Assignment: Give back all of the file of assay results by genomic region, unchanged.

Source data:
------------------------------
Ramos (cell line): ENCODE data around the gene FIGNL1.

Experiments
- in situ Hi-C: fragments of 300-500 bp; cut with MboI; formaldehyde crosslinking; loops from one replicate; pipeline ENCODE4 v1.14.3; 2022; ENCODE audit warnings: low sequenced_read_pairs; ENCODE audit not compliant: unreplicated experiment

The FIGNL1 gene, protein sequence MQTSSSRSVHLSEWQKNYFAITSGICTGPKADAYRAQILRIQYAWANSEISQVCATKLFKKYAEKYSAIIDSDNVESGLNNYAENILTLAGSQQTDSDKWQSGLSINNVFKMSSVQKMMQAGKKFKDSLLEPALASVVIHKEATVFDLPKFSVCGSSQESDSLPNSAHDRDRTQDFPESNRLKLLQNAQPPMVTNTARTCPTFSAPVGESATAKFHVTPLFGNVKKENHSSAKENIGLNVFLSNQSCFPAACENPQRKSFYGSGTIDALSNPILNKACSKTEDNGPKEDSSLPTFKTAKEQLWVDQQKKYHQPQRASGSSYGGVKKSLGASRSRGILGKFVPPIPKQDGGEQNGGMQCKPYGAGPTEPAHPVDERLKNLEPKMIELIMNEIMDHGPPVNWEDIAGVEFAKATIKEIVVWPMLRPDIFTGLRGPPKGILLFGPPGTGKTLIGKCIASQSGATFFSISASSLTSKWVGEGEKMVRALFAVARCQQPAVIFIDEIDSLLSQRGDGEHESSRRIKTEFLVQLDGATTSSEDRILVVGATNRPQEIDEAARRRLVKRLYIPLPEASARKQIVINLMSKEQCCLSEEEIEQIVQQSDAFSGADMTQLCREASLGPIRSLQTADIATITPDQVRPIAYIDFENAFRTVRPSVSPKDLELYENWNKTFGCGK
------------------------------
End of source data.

Ramos (cell line): ENCODE data around the gene FIGNL1.

Experiments
- in situ Hi-C: fragments of 300-500 bp; cut with MboI; formaldehyde crosslinking; loops from one replicate; pipeline ENCODE4 v1.14.3; 2022; ENCODE audit warnings: low sequenced_read_pairs; ENCODE audit not compliant: unreplicated experiment

The FIGNL1 gene, protein sequence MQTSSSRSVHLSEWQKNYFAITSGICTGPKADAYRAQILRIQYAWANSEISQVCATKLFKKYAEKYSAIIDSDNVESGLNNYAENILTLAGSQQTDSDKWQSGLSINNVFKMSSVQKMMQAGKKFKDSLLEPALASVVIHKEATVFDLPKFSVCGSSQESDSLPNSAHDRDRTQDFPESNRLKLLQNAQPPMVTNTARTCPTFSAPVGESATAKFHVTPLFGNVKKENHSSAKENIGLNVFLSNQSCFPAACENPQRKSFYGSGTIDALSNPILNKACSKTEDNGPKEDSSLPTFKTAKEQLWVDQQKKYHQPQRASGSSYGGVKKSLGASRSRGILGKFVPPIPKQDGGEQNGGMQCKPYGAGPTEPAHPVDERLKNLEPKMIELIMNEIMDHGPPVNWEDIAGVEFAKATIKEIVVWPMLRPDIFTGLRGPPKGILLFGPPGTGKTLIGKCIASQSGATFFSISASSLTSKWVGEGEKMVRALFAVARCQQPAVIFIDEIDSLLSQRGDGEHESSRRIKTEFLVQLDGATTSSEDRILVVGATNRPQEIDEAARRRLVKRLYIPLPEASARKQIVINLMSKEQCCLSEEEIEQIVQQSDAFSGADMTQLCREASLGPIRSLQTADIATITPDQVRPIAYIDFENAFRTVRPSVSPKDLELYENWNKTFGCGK